Driven by data; ridden with liberty.
During the Prime Minister’s trip to China, David Cameron unveiled plans to make court injunctions against extremist speakers. The report from the government’s anti-terrorism taskforce – Tackling extremism in the UK – believes civil authorities should be empowered “to target the behaviours extremists use to radicalise others”. David Cameron said:
This summer we saw events that shocked the nation with the horrific killing of Drummer Lee Rigby in Woolwich and murder of Mohammed Saleem in Birmingham. These tragedies were a wake-up call for Government and wider society to take action to confront extremism in all its forms, whether in our communities, schools, prisons, Islamic centres or universities.
In the report, the government definition of extremism is the “vocal or active opposition to fundamental British values, including democracy, the rule of law, individual liberty and mutual respect and tolerance of different faiths and beliefs”. An official definition of Islamism is also provided. The proposal for Terror and Extremist Behaviour Orders (TEBOs), dubbed the ‘Terror ASBO’, means people can be banned from speaking in public and entering specific buildings. Other proposals include using internet filters to block extremist websites.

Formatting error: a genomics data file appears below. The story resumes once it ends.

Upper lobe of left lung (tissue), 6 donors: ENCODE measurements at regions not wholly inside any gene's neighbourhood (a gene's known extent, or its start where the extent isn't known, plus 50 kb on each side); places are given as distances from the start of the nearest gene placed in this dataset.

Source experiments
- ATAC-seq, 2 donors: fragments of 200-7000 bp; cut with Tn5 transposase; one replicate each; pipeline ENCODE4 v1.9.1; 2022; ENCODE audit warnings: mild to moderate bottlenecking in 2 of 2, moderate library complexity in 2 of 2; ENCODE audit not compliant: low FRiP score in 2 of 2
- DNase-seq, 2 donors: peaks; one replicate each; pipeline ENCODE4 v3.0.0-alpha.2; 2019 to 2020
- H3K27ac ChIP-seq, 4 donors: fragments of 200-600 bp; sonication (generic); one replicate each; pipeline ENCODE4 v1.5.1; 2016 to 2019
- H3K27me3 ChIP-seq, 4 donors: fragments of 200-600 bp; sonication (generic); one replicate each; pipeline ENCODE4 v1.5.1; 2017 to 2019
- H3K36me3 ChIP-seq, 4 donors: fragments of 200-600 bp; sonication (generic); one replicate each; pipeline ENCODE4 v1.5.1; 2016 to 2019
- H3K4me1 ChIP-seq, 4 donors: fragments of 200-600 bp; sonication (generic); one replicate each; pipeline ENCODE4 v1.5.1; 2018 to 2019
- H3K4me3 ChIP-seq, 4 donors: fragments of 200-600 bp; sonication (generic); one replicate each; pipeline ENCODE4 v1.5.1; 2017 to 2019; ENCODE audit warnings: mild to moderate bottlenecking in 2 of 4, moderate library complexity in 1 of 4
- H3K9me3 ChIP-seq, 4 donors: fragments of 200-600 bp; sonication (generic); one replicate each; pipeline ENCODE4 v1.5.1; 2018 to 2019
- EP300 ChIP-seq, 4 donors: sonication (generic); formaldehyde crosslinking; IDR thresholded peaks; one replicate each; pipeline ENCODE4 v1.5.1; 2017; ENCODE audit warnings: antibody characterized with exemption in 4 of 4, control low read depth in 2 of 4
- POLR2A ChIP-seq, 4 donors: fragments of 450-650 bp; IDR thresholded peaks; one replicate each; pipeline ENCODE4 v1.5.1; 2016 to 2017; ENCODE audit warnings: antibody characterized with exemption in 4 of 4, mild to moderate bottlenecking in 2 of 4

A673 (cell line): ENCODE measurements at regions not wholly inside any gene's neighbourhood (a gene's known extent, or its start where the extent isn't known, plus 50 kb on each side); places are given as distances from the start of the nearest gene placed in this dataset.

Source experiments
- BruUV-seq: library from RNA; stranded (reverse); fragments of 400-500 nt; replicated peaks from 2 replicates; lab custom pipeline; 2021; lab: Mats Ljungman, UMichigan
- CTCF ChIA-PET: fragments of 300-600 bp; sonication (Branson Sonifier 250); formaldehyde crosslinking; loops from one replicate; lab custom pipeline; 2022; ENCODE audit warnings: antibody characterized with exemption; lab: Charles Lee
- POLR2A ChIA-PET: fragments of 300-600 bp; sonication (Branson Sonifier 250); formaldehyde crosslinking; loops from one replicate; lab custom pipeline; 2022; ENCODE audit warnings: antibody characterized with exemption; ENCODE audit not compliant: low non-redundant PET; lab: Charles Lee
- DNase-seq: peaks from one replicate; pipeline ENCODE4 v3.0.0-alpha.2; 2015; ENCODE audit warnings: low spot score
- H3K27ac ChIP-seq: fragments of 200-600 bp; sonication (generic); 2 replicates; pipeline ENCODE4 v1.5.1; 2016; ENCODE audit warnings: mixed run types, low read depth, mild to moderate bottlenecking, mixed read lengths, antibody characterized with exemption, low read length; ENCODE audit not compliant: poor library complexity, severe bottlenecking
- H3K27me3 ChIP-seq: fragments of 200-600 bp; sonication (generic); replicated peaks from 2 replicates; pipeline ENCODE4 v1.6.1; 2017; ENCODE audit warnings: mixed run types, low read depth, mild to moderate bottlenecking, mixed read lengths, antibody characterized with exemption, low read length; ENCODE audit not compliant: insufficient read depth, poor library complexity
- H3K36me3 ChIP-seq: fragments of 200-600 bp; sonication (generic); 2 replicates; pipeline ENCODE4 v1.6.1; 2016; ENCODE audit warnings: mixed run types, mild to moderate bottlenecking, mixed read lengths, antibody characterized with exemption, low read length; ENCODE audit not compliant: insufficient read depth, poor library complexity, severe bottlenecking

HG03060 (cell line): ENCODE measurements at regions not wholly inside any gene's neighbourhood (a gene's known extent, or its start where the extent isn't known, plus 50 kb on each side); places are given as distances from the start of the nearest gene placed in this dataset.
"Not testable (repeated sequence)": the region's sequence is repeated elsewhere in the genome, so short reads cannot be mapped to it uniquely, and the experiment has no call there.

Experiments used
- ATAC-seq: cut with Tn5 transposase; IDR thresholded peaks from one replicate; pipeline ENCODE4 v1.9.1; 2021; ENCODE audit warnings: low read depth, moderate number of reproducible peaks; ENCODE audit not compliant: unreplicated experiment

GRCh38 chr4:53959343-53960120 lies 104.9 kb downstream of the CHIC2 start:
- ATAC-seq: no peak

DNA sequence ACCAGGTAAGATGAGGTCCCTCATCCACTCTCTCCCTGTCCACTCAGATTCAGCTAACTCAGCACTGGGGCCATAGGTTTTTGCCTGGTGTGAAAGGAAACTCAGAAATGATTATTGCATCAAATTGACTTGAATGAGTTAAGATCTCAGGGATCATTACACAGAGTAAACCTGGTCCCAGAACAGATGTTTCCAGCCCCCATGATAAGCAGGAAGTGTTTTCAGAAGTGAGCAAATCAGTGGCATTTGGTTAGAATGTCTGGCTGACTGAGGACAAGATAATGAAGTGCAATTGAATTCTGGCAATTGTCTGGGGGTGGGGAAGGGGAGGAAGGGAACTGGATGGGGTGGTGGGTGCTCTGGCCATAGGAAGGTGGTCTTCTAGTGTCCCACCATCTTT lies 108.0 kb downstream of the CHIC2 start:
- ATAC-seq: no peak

It is deeply contradictory to say “individual liberty” is a “fundamental British value”, to which opposition is considered “extremism”, and then to propose restricting the movements of extremists through court orders – and the liberties of all through internet filters. It is strange for government officials to get involved in theological debates by defining Islamism: “an ideology which is based on a distorted interpretation of Islam”. Interpretations evolve through time, so it is nonsensical to label one particular interpretation as “distorted”.
Notice how swiftly those internet filters, which were originally meant to exclude websites containing child pornography, have enveloped and constricted one of our most precious freedoms: the right to view opinions and ideas without government restriction. These internet filters are often porous and sprawling, failing to restrict some websites against its own criteria, and such filters will dramatically slow internet connectivity.
Extremism serves a political purpose. If there is no outright opposition to ideas like individual liberty, the rule of law and democracy, then their importance is lost. These ideas will simply stand, moss-covered and time-abraded, as matters of overwhelming consensus. It is through regular and voracious debate that the significance of these fundamental values may be sheened and realised.
Extremism appears to be seen as a swamp from which terrorists rise, but according to The Guardian, “MI5 has concluded that there is no easy way to identify those who become involved in terrorism in Britain”. Many terrorists are “religious novices”, rather than being fundamental Islamists, and the MI5 behavioural research concludes that terrorists are “a diverse collection of individuals, fitting no single demographic profile, nor do they all follow a typical pathway to violent extremism”.
The murderers of Drummer Lee Rigby and Mohammed Saleem are fully responsible for their own actions. They cannot be seen as thoughtless mannequins, merely malleable tools of extremist speakers and hateful preachers. These new civil orders should be quashed.